When we force children to share or to apologize, we may believe that they are learning a lesson about caring and sharing. What children learn in these instances is not politeness. They learn what it feels like to be controlled by someone who is more powerful. They learn that children can be coerced by adults, who rudely (and disrespectfully) force them to say and do things that are disingenuous. And this is all for sake of learning to be polite and caring. The hypocrisy of this treatment is not lost on children or teenagers, even if they might call it something else besides hypocrisy.
Adultism operates in our culture when we judge a child’s behavior by a different standard than we might judge an adult’s behavior. For example, children are often described as “master manipulators.” Adults will remark upon how a child has an adult wrapped around her little finger. We believe that children are trying to manipulate us into doing what they want by crying, throwing a “temper tantrum” or whining.
The reality is children manipulate and adults manipulate. What are we doing when we manipulate another person? We are doing our best to get our needs or wants met. If we feel unheard, if we think someone will not want to do what we want, we might use techniques to manipulate them. When a child manipulates an adult to get what she needs or wants, we believe we need to eliminate that behavior. When we manipulate a child to get her to eat (or not eat) a certain food we call ourselves good parents. When we manipulate a child to share the swing by threatening to leave the park, we are using “natural consequences.” We hide the reality of our behavior under the cloak of responsible parenting, not manipulation and coercion.
As parents, our manipulations might be covert as well. We might manipulate a child’s environment by controlling what comes into the house. I might decide as a parent that we will only watch educational television or not allow certain kinds of video games. When we manipulate environments we are limiting and controlling children. We obviously know this as parents. We are setting “appropriate” limits and boundaries. However, our manipulation is much more than this.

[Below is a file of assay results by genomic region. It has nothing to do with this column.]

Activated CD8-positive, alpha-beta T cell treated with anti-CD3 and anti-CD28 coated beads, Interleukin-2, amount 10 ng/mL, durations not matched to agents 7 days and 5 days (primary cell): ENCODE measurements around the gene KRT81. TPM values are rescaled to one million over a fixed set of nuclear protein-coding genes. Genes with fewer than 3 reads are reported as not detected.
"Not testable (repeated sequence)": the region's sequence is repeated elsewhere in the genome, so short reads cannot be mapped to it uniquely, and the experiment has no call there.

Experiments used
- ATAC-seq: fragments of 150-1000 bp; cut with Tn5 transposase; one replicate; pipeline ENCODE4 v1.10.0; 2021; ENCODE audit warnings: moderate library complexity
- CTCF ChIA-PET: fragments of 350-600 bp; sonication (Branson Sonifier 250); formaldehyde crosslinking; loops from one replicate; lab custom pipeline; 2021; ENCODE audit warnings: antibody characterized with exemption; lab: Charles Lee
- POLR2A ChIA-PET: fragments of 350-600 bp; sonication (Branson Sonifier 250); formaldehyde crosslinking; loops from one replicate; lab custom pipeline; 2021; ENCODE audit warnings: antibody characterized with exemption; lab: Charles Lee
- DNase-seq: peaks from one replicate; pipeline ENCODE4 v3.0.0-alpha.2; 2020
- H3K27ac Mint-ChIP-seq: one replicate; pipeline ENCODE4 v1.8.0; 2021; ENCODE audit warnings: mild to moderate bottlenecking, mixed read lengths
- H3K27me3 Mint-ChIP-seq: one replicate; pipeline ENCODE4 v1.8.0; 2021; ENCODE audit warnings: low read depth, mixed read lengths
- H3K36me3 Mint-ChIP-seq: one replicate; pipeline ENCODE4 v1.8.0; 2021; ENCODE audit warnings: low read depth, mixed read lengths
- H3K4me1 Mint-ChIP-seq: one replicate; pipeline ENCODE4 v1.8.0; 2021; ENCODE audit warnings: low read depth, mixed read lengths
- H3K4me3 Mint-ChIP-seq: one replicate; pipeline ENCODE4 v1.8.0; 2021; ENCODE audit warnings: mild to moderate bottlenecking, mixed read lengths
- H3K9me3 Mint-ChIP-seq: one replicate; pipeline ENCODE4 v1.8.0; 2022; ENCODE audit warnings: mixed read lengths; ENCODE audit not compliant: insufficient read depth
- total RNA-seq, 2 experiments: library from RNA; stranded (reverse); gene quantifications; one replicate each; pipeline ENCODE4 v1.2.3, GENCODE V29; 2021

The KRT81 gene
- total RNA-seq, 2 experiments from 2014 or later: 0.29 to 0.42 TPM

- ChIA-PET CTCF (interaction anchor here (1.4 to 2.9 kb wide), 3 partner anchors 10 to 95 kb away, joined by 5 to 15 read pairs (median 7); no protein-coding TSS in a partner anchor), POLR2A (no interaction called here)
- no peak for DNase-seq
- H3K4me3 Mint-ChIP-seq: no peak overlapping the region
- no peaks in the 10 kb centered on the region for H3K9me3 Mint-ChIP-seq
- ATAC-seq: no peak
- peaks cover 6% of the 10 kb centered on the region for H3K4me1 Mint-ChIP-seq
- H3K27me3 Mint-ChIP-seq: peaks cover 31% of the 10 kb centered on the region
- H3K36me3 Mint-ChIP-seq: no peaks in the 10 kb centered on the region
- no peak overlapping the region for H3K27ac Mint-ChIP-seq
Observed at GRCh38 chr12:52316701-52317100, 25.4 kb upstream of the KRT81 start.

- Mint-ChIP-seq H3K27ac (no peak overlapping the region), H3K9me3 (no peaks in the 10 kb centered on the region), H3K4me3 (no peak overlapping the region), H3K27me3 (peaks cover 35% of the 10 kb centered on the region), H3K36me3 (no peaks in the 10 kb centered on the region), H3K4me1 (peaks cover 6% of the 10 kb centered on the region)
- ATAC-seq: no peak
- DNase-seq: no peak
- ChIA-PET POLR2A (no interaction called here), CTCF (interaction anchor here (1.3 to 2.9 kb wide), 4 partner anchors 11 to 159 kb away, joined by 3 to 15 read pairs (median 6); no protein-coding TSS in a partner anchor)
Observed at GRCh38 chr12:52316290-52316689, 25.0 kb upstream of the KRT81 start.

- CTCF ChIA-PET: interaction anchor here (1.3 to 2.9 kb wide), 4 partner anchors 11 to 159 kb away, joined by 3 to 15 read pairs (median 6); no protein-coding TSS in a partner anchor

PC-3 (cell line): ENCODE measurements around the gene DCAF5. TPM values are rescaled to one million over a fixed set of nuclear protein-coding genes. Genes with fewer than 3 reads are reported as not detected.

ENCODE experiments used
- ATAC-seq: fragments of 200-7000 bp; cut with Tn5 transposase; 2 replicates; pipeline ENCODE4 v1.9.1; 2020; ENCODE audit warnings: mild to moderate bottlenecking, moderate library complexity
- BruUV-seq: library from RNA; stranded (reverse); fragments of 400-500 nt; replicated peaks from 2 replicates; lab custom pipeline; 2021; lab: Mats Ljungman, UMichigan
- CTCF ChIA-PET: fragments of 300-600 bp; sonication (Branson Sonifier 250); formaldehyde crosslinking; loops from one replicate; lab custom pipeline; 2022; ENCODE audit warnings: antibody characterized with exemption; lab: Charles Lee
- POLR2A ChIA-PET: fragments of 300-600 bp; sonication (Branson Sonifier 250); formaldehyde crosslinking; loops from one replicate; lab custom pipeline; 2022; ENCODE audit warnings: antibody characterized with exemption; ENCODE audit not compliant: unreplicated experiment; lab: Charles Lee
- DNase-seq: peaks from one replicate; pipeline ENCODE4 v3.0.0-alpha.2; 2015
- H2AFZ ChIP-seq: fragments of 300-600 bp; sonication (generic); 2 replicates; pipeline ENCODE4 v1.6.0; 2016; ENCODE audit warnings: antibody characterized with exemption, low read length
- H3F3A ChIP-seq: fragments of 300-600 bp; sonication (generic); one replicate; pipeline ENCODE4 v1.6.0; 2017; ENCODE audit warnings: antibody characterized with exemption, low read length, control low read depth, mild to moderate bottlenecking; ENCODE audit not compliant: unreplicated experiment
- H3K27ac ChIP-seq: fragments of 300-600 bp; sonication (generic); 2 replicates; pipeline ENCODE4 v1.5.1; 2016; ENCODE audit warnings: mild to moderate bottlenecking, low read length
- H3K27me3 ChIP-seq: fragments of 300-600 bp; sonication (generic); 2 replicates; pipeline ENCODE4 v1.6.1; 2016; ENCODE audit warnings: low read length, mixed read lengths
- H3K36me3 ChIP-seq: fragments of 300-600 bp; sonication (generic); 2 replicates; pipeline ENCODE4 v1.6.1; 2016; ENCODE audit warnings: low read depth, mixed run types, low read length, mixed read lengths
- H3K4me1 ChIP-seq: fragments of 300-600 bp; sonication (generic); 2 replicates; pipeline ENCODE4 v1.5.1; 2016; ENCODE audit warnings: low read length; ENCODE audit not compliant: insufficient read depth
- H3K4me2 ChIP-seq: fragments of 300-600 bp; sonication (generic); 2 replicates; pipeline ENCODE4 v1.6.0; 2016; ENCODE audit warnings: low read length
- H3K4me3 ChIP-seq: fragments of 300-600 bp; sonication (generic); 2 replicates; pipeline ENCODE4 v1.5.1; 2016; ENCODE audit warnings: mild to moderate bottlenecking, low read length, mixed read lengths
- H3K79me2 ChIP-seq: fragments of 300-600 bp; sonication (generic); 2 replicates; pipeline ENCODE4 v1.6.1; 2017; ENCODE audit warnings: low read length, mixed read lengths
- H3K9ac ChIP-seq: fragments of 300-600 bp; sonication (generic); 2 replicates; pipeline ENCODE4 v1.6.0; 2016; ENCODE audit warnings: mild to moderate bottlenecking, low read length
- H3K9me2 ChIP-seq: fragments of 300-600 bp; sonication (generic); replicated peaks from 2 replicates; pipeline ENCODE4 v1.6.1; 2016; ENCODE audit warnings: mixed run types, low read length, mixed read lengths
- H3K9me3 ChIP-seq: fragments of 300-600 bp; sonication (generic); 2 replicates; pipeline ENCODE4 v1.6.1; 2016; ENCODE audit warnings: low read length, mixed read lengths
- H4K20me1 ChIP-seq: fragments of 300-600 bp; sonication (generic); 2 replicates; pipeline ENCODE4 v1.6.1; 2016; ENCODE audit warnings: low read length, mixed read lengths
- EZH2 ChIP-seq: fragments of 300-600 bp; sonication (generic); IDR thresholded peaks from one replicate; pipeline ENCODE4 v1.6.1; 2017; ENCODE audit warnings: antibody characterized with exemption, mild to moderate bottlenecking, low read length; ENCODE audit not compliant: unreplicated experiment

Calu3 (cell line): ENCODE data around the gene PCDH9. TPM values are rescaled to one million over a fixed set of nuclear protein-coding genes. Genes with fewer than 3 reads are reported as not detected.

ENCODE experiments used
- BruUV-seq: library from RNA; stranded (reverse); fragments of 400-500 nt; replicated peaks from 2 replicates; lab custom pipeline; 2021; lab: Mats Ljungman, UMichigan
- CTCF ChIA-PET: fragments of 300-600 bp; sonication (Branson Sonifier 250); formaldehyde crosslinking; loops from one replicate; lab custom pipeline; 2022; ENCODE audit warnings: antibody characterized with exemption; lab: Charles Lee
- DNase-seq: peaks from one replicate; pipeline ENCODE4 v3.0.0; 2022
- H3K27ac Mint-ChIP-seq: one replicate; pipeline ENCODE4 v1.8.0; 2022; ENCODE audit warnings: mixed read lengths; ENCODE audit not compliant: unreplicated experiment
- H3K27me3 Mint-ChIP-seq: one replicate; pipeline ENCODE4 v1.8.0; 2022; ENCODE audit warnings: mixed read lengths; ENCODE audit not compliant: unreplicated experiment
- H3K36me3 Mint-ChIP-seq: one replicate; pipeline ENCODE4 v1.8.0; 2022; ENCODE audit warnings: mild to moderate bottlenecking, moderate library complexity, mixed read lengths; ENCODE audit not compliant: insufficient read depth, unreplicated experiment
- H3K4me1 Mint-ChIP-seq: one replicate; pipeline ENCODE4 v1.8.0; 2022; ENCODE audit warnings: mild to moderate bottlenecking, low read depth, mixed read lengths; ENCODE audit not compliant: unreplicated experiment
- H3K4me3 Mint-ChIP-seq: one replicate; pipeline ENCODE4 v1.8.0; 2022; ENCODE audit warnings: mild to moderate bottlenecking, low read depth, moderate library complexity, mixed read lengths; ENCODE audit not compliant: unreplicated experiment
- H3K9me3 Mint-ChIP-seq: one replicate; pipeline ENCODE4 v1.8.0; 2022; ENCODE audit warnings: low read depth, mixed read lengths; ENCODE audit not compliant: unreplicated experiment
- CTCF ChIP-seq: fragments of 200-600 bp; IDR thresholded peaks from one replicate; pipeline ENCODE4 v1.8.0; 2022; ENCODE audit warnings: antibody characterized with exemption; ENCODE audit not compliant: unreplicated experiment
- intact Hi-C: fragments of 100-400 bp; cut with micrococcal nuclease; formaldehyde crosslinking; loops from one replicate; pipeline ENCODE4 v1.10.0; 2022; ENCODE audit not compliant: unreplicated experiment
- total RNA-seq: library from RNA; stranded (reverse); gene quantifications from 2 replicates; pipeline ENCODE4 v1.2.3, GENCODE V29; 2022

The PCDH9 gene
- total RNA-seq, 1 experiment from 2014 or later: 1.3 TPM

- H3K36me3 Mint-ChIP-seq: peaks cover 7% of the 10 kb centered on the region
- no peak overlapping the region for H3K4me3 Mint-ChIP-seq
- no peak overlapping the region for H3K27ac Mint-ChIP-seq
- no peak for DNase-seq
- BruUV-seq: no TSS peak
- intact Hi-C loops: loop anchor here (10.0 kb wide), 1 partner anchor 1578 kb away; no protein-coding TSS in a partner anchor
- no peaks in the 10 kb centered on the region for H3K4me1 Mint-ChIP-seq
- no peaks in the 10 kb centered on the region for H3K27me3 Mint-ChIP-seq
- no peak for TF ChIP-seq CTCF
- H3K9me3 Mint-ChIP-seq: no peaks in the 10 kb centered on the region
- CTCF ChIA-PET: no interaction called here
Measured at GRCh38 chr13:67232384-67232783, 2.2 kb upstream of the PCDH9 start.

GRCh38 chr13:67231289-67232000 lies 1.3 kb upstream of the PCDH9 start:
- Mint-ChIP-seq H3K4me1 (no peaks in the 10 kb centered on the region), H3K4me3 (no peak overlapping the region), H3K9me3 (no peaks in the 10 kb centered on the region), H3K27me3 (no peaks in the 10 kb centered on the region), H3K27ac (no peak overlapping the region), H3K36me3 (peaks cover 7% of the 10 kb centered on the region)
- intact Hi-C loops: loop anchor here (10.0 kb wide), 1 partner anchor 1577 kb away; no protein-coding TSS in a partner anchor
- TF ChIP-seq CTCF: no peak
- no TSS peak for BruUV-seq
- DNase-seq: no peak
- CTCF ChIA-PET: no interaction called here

Manipulation is an attempt to control the ways people think so that they will come to the conclusions that we want them to come to. (3) We don’t trust children to learn from the world and come to the place we want them to be, so we manipulate their environments so they will become what we want or think what we want them to think.
What I hope to provoke in our growth process as parents is an examination of the ways that we view childhood and children. This worldview strongly affects our perception of their behavior. If we view children as needing to be controlled and tamed, then we’ll see their behavior as manipulative and seek to control it. When we see children outside of this frame of reference we can see that their “manipulation” is a manifestation of the lack of power children have to effect the change they need in their lives and get their needs met.
In my professional and personal experience, I have met few individuals who did not experience control as children. Adultism is a very common experience for a child growing up in our culture. Because it is so common, we come to see it as normal and accepted. Even if we fought against it as children and teenagers, we will most often move into adulthood not questioning our right to control children.
To unlearn adultism, we must actively challenge our worldview. We have to engage in what is referred to as transformative learning. (4) In this learning process we challenge our assumptions about childhood. We engage in a process that opens up our current worldview and transforms our understanding of childhood and the role of parents and adults.
As we grow up, we make meaning of the world through our experiences. When something happens to us, we expect the same thing to happen again in the future. We develop a frame of reference based on these experiences. We adopt values, beliefs, and behaviors through living our daily lives. This is how cultural expectations are passed on from one generation to the next. Most often, we absorb them without any critical examination. (5)
To open up and transform our frame of reference or worldview we must critically examine what we believe to normal or true based on the values, beliefs, and behaviors we have absorbed. We move away from how we were socialized and begin to develop a differentiated set of values and beliefs. We then begin to act on those new values and beliefs. This is an abstract description of the transformative learning process.